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Nutrients. 2019 Aug 15;11(8). pii: E1913. doi: 10.3390/nu11081913.

Associations between Dietary Acid Load and Biomarkers of Inflammation and Hyperglycemia in Breast Cancer Survivors.

Author information

1
School of Public Health, Division of Epidemiology and Biostatistics, San Diego State University, San Diego, CA 92182-4162 USA. tianying.wu@sdsu.edu.
2
Moores Cancer Center, University of California at San Diego, San Diego, CA 92093, USA. tianying.wu@sdsu.edu.
3
School of Public Health, Division of Epidemiology and Biostatistics, San Diego State University, San Diego, CA 92182-4162 USA.
4
Department of Pediatrics and Rady Children's Hospital, University of California at San Diego, San Diego, CA 92093, USA.
5
School of Medicine, Department of Pathology, University of California at San Diego, San Diego, CA 92093, USA.
6
Moores Cancer Center, University of California at San Diego, San Diego, CA 92093, USA.

Abstract

Metabolic acidosis can lead to inflammation, tissue damage, and cancer metastasis. Dietary acid load contributes to metabolic acidosis if endogenous acid-base balance is not properly regulated. Breast cancer survivors have reduced capacities to adjust their acid-base balance; yet, the associations between dietary acid load and inflammation and hyperglycemia have not been examined among them. We analyzed data collected from 3042 breast cancer survivors enrolled in the Women's Healthy Eating and Living (WHEL) Study who had provided detailed dietary intakes and measurements of plasma C-reactive protein (CRP) and hemoglobin A1c (HbA1c). Using a cross-sectional design, we found positive associations between dietary acid load and plasma CRP and HbA1c. In the multivariable-adjusted models, compared to women with the lowest quartile, the intakes of dietary acid load among women with the highest quartile showed 30-33% increases of CRP and 6-9% increases of HbA1c. Our study is the first to demonstrate positive associations between dietary acid load and CRP and HbA1c in breast cancer survivors. Our study identifies a novel dietary factor that may lead to inflammation and hyperglycemia, both of which are strong risk factors for breast cancer recurrence and comorbidities.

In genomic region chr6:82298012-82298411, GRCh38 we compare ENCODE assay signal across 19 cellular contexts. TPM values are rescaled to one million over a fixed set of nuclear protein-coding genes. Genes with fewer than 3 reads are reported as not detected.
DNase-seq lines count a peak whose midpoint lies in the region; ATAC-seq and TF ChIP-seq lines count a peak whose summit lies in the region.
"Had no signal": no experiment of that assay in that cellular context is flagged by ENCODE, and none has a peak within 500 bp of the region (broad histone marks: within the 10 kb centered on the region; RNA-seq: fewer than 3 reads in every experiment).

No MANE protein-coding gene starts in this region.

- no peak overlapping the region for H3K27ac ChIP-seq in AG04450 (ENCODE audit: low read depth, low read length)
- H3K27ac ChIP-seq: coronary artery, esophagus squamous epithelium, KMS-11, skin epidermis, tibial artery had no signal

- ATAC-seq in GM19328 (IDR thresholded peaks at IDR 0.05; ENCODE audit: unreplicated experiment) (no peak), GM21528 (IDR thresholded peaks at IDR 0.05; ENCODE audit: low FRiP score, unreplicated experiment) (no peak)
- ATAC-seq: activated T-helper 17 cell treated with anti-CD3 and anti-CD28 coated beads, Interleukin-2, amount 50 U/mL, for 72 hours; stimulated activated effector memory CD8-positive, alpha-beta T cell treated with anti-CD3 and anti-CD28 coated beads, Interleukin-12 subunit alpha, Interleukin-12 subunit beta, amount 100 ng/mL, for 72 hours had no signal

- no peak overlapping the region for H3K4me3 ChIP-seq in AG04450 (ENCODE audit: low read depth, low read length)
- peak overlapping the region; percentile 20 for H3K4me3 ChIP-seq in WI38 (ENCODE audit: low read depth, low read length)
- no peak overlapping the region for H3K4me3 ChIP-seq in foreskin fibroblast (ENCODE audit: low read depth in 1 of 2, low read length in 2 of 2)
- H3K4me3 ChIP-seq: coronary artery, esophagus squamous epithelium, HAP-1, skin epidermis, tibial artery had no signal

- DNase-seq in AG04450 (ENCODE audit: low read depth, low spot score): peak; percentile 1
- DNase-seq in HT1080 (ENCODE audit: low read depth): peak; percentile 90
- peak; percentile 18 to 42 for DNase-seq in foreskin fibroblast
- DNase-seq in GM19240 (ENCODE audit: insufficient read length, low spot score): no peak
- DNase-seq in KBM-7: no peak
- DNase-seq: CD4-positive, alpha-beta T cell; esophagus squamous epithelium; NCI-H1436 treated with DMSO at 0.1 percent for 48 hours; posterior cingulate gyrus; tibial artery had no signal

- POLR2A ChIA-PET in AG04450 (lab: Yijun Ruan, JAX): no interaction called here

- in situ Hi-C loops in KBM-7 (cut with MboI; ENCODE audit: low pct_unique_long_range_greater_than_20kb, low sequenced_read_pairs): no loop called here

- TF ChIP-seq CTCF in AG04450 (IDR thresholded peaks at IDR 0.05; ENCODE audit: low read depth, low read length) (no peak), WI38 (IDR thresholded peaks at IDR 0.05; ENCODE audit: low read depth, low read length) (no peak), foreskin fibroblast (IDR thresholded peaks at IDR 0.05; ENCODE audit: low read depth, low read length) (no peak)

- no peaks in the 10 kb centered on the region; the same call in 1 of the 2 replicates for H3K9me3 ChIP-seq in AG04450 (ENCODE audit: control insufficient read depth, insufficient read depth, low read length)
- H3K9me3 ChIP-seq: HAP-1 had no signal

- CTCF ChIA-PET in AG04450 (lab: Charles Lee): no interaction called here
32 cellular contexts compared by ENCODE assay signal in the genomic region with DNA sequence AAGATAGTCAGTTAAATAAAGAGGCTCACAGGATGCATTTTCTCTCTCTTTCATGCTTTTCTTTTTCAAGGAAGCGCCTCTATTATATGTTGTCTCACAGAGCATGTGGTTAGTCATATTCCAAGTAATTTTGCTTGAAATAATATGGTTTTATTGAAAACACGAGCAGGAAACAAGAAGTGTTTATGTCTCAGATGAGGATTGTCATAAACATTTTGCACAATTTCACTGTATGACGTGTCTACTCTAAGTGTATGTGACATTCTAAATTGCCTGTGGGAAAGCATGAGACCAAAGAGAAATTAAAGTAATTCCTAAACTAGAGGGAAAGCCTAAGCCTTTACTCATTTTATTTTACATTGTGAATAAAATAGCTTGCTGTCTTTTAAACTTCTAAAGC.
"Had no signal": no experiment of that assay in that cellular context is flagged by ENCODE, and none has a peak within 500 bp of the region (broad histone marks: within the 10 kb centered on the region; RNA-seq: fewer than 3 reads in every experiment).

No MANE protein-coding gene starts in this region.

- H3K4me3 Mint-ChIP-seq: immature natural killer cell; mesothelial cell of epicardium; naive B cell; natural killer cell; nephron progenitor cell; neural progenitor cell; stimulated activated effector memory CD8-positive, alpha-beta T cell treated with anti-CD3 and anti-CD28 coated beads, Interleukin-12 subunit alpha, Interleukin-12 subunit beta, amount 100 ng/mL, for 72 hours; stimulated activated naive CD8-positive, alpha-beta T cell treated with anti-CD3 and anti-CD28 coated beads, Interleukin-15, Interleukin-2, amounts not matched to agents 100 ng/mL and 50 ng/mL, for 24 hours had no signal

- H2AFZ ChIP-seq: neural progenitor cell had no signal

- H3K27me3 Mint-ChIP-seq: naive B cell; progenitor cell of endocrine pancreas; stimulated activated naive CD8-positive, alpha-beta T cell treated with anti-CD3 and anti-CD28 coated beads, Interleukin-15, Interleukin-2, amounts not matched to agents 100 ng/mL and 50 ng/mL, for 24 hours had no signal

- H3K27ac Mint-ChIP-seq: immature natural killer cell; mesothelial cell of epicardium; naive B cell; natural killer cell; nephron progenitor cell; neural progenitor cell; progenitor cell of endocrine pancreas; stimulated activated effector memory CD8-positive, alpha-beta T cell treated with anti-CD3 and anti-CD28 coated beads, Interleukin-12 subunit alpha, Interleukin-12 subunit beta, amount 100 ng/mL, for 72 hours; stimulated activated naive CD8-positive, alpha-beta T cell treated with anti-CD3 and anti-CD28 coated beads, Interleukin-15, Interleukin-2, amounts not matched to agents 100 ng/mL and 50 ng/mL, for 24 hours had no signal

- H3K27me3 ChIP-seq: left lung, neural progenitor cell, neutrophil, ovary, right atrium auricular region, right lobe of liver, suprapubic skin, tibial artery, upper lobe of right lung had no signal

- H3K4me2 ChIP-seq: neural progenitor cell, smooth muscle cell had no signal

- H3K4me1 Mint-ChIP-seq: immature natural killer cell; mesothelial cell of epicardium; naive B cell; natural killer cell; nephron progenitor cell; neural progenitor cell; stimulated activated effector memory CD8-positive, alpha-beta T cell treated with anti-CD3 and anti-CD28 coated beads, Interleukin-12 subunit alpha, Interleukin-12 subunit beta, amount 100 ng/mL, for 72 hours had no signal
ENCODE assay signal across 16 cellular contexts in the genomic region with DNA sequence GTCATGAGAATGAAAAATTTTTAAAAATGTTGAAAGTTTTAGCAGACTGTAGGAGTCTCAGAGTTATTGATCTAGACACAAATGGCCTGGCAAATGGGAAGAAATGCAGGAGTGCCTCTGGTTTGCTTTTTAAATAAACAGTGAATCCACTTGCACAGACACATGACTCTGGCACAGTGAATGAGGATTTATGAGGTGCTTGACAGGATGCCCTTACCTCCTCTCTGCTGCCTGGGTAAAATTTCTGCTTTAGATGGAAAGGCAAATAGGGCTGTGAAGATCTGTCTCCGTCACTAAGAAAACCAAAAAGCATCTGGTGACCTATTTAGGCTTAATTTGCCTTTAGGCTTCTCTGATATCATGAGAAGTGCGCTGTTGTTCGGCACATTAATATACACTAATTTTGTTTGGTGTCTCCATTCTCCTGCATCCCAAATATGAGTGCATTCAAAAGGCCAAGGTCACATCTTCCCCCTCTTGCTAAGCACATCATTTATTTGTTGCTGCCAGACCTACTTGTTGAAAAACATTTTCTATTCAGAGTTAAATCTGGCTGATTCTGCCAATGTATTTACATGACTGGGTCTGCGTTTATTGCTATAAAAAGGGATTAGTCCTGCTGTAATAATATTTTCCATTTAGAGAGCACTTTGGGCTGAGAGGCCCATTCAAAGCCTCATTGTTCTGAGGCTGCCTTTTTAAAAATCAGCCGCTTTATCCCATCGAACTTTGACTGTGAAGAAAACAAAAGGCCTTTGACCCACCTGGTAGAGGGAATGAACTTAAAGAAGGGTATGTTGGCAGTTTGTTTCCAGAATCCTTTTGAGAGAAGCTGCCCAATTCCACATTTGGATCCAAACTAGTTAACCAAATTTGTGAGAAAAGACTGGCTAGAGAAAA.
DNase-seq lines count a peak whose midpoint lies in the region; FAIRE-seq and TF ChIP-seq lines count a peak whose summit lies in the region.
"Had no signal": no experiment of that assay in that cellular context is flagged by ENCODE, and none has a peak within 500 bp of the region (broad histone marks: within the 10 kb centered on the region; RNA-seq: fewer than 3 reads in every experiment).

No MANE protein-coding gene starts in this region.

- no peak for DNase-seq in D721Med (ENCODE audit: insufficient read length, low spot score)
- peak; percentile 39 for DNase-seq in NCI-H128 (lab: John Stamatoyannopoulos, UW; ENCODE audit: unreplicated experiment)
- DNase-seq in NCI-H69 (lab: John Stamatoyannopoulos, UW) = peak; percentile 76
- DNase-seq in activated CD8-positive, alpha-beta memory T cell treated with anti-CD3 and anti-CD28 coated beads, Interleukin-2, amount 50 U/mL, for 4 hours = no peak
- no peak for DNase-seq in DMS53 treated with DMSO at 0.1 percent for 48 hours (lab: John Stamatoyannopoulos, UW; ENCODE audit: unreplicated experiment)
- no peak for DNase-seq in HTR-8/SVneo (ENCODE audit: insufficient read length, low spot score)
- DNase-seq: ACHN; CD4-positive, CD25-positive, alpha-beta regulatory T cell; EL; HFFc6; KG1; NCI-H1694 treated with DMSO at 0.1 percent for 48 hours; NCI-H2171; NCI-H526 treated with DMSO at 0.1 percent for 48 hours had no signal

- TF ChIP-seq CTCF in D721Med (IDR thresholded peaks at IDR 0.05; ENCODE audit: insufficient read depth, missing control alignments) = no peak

KEYWORDS:

cancer survivors; dietary acid load; inflammation

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